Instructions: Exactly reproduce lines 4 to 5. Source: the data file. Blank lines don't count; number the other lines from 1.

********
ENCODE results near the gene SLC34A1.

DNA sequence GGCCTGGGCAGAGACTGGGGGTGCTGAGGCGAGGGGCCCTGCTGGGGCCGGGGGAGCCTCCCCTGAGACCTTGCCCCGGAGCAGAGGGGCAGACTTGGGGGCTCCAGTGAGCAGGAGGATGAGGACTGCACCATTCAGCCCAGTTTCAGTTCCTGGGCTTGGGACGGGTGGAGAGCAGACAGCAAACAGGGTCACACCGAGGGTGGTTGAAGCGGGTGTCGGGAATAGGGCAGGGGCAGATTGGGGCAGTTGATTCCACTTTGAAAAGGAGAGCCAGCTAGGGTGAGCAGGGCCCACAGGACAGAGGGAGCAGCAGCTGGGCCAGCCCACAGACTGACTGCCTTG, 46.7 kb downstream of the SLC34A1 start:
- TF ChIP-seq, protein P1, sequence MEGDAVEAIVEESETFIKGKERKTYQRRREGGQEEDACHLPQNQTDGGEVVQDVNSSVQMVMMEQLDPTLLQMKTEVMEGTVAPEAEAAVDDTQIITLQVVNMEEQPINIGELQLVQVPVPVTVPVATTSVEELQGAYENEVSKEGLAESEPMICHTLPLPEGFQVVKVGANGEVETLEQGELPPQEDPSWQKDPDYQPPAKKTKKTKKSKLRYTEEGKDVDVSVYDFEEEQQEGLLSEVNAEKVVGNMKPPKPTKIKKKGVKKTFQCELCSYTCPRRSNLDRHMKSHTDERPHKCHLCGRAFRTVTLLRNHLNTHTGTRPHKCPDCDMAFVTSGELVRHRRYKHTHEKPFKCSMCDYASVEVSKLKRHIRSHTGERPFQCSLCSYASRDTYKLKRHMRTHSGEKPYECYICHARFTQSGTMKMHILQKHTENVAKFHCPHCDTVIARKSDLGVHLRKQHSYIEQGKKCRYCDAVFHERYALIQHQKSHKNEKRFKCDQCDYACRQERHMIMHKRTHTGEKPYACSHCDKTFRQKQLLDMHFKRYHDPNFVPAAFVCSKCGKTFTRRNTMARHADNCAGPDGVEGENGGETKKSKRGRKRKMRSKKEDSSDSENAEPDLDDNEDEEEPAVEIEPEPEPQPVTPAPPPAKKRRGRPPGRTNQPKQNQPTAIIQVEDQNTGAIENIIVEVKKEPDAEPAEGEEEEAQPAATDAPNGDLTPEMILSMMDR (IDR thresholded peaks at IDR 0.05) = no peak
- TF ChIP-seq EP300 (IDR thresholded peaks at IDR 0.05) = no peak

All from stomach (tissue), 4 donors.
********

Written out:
- TF ChIP-seq EP300 (IDR thresholded peaks at IDR 0.05) = no peak

All from stomach (tissue), 4 donors.